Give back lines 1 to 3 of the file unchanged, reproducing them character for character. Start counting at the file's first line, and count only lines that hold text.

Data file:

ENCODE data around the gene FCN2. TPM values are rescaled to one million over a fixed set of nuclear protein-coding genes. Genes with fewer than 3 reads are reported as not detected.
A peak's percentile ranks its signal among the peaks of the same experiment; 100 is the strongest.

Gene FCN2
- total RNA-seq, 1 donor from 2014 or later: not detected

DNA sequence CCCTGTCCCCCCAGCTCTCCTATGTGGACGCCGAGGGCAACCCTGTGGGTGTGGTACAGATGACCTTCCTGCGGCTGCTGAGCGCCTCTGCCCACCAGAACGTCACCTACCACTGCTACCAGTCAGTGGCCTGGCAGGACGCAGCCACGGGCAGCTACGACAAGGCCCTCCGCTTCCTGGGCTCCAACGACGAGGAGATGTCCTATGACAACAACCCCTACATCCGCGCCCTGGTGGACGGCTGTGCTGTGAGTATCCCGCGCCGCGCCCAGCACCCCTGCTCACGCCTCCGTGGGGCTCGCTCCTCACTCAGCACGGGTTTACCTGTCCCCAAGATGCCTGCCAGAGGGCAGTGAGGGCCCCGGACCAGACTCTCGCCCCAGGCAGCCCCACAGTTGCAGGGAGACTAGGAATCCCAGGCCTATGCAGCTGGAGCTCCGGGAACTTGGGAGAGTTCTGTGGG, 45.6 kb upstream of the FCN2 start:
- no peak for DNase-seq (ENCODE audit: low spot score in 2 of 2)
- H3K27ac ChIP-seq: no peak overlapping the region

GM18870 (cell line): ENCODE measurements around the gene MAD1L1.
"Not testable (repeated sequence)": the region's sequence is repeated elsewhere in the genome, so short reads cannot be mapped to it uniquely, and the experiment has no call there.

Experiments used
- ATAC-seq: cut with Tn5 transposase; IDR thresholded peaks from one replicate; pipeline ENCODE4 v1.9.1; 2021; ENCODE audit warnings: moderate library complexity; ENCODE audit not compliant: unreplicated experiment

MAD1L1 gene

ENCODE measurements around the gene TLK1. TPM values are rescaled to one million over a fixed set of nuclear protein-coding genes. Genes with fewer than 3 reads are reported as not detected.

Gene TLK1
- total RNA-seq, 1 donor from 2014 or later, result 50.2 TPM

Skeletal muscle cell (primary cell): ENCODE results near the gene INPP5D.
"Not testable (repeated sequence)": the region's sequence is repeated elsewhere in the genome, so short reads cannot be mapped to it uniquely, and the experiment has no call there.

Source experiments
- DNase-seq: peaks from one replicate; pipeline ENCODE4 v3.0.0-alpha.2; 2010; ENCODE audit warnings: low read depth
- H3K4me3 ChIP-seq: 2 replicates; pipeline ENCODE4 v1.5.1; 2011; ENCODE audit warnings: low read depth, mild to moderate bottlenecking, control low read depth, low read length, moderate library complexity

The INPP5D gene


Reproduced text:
ENCODE data around the gene FCN2. TPM values are rescaled to one million over a fixed set of nuclear protein-coding genes. Genes with fewer than 3 reads are reported as not detected.
A peak's percentile ranks its signal among the peaks of the same experiment; 100 is the strongest.

Gene FCN2